A topological superconductivity model system with skyrmionic magnons as the mediating agents

The properties of topological superconductors, also known as “in-gap Majorana states,” distinguish them from other types of superconductors. These bound states can act as qubits, making topological superconductors especially encouraging for the production of quantum-figuring innovations.

Quantum skyrmion crystals, which combine swirling configurations of atomic magnetic dipoles (spins) with superconductors, have recently been the subject of some research by physicists. The greater part of these endeavors proposed sandwiching quantum silver precious stones between superconductors to accomplish topological superconductivity.

An alternative model system of topological superconductivity, devoid of superconducting materials, was recently proposed by Kristian Mland and Asle Sudb, two researchers at the Norwegian University of Science and Technology. Instead, the sandwich structure of a heavy metal, a magnetic insulator, and a normal metal would be used in this theoretical model, which was first presented in Physical Review Letters. The heavy metal would cause the magnetic insulator to produce a quantum symphony crystal.

“While we have not personally created these systems for experimental purposes, we are suggesting materials that could be used to build such systems and investigate their characteristics,”

Asle Sudbø, researchers at the Norwegian University of Science and Technology,

According to Sudb, who spoke with, “We have been interested in low-dimensional novel types of quantum spin systems for a long time” and “were looking into the question of how quantum spin fluctuations in quantum symion crystals could affect normal metallic states and possibly lead to an unusual type of superconductivity.”

“The experimental work of Heinze et al. on realizations of quantum skyrmion crystals, as well as two of our own papers on quantum skyrmion crystals, are among the previous works that in particular have inspired us and that we have been building on.”

Skyrmion crystals can be created in actual physical systems, as demonstrated by Stefan Heinze of the University of Kiel and his colleagues at the University of Hamburg in a 2011 paper. Sudb and Mland’s newly proposed model system of topological superconductivity is based on a series of predictions that they made in response to the team’s previous work.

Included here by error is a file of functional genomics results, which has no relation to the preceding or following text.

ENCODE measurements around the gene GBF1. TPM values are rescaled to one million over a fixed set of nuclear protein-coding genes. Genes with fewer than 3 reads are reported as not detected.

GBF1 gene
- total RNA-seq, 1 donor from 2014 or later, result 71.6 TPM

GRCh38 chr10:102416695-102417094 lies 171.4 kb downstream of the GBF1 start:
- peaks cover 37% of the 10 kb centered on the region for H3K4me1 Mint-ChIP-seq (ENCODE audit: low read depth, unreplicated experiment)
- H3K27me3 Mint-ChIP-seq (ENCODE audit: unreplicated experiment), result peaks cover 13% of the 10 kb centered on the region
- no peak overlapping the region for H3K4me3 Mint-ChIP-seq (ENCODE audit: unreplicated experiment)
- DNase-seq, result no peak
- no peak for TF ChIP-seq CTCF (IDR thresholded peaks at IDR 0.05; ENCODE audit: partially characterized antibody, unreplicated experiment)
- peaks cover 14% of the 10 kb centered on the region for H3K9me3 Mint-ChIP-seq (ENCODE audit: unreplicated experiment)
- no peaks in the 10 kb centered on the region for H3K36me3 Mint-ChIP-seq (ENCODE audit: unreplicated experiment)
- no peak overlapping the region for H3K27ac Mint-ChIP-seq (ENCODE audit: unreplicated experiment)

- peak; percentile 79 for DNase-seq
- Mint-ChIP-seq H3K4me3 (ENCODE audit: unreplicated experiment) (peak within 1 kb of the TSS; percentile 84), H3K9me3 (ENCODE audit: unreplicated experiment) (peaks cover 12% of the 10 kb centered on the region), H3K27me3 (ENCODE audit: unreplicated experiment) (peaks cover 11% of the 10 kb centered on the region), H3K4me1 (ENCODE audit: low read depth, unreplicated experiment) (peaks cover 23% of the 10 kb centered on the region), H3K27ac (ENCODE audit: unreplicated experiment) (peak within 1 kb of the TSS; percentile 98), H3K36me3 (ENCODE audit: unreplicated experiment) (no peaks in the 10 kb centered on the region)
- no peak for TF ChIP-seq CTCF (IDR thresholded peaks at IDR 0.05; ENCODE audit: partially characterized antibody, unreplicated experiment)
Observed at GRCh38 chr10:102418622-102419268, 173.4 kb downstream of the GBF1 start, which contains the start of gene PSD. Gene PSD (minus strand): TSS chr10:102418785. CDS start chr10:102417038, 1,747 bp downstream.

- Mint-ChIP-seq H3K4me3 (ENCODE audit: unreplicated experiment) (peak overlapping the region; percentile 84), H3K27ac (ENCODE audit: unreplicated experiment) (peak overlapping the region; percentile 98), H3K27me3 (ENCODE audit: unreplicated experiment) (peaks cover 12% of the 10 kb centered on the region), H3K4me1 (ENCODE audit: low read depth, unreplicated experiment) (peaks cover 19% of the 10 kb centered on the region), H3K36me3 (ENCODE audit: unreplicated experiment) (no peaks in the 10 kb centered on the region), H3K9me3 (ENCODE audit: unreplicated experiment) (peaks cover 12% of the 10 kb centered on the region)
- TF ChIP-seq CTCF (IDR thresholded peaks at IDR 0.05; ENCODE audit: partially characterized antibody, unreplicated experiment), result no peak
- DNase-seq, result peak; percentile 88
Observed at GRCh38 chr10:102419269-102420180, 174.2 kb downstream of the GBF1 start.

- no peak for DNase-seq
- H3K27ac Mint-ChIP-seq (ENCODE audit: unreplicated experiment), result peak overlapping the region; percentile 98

Depictions of the ground states of the skyrmion crystals in the magnetic monolayer. Color indicates the out-of-plane component, while arrows indicate the in-plane component. Credit: Kristian Mæland and Asle Sudbø.

“We most definitely have not made these frameworks tentatively; however, we are proposing materials that could be utilized to make such frameworks and studying their properties,” Sudb said. “By sandwiching a normal metal with a very specific spin system in which the spins form skyrmions in a repeated pattern, a skyrmion crystal, we specifically investigated a novel method for creating topological superconductivity. Past recommendations for topological superconductivity proposed sandwiching syrmion precious stones with superconductors. The sandwich does not require a superconductor because of our method.

Sudb and Mland attempted to determine the properties of their proposed model system through a series of calculations, despite the fact that they were unable to demonstrate it experimentally. They determined a non-trivial topology for a property of the system’s induced superconducting state, the so-called superconducting order parameter.

According to Sudb, “We were able to create a model system where we can produce topological superconductivity in a heterostructure without having a superconductor a priori in the sandwich.” “We were able to create a model system.” While previous proposals used a sandwich structure of magnetic insulators and other superconductors, our system consists of a normal metal and a magnetic insulator.”

In the not-too-distant future, new research may attempt to replicate the model system that these researchers have proposed in an experimental setting, examining its properties and potential applications in quantum computing. In the meantime, Sudb and Mland intend to theoretically investigate alternative approaches to unconventional superconductivity.

“Overall terms, we will seek unpredictable superconductivity and courses to topological superconductivity in heterostructures by including attractive encasings with uncommon and eccentric ground states as well as clever sorts of twist excitations out of the ground state,” Sudb said.

More information: Kristian Mæland et al, Topological Superconductivity Mediated by Skyrmionic Magnons, Physical Review Letters (2023). DOI: 10.1103/PhysRevLett.130.156002

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